1319. Few Patients Receive HCAP Care in Accordance with ATS Guidelines: Surprising Findings from a Large National Database
Session: Oral Abstract Session: Clinical Management of Infectious Disease
Saturday, October 20, 2012: 10:45 AM
Room: SDCC 26 AB
Background: The ATS guidelines for management of adults with Healthcare-Associated Pneumonia (HCAP) were published in 2005, and remain controversial.  The extent to which physicians have adopted these practices is unknown.  

Methods: We performed a retrospective cohort study at 346 hospitals participating in Premier’s Perspective database from 07/2007- 06/2010. We included all adults with an ICD-9 code for pneumonia as principal diagnosis, or as a secondary diagnosis paired with a principal diagnosis of respiratory failure or sepsis.  To ensure patients had pneumonia, we required a radiographic study and antibiotic administration within 48 hours; plus ≥1 HCAP factor: hospitalization in prior 90 days, hemodialysis, admission from a skilled nursing facility (SNF), or immune suppression. We defined ATS-concordant care as receipt of 1 antibiotic targeting MRSA plus 2 targeting Pseudomonas, started within 48 hours of admission.  Care was deemed partially concordant if 1 antibiotic targeting MRSA plus 1 targeting Pseudomonas were given.  Other combinations were deemed discordant.  We examined patient and hospital characteristics associated with guideline-concordant care.

Results: Of 85,097 patients with HCAP, 14,809 (17.4%) received fully concordant, 17,140 (20.1%) received partially concordant, and 53,148 (62.5%) received discordant antibiotics. Patients admitted from a SNF or with ≥ 2 risk factors for HCAP were more likely to receive concordant care.  Patients who received concordant antibiotics were younger (p<.0001), more likely to have a principal diagnosis of sepsis or respiratory failure (p<.0001), or be admitted to ICU (p<.0001). Urban, teaching, and large (>400 beds) hospitals were more likely to provide concordant care (p<.0001).  Hospitals differed in likelihood of providing concordant or partially concordant care (median rate 31.5%, IQR 21.1 – 43.9 %).  Among patients who received HCAP-discordant care, 81.6% were treated according to Community-aquired Pneumonia (CAP) guidelines instead.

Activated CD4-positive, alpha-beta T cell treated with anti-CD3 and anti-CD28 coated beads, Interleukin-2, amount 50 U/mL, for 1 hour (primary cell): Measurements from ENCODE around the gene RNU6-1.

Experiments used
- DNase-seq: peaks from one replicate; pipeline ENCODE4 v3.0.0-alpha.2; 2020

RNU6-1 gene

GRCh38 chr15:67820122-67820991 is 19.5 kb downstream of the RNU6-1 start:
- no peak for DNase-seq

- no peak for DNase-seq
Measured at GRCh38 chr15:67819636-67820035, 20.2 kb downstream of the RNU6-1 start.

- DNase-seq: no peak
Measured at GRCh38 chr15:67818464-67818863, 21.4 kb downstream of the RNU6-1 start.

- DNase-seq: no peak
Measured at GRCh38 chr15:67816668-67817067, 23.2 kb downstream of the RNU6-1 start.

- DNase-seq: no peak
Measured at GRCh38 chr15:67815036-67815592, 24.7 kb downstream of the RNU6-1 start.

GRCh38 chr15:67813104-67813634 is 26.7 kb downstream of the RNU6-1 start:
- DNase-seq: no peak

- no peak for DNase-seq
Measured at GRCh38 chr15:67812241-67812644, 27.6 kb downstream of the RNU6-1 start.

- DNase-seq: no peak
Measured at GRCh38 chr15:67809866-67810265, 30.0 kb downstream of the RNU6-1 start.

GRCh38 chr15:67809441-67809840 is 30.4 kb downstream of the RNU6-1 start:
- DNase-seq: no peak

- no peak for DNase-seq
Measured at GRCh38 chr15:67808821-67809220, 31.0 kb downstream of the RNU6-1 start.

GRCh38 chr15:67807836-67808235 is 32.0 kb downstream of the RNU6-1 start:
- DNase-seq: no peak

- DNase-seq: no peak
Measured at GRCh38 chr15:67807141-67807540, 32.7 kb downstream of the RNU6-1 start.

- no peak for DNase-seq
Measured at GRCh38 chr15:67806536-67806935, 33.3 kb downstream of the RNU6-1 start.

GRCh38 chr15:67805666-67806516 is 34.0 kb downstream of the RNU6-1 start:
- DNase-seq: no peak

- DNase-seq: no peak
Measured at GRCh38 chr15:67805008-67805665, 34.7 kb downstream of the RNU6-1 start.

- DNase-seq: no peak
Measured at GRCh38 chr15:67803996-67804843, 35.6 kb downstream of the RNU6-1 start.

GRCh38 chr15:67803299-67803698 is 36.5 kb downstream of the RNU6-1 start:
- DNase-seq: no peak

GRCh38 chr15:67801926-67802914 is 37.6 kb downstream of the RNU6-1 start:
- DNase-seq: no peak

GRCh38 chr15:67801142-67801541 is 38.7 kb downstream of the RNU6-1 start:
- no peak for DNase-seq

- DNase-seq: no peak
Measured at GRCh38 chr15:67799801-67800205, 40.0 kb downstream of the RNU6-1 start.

Conclusion: In this large cohort study fewer than one-half of HCAP patients received guideline-concordant care.  Just over one-half the HCAP patients were treated according to CAP guidelines instead.

Sarah Haessler, MD1, Peter Lindenauer, MD, MSc2, Penelope Pekow, PhD3, Aruna Priya, MA, MSc2, Raquel Belforti, DO4, Tara Lagu, MD, MPH2, Marya Zilberberg, MD, MPH5, Daniel Skiest, MD1 and Michael Rothberg, MD, MPH4, (1)Infectious Diseases, Baystate Medical Center, Springfield, MA, (2)Center for Quality of Care Research, Baystate Medical Center, Springfield, MA, (3)Biostatistics and Epidemiology Department, School of Public Health and Health Sciences, University Of Massachusetts, Amherst, MA, (4)General Internal Medicine, Baystate Medical Center, Springfield, MA, (5)University of Massachusetts and EviMed Research Group, LLC, Goshen, MA


S. Haessler, None

P. Lindenauer, None

P. Pekow, None

A. Priya, None

R. Belforti, None

T. Lagu, None

M. Zilberberg, None

D. Skiest, None

M. Rothberg, None

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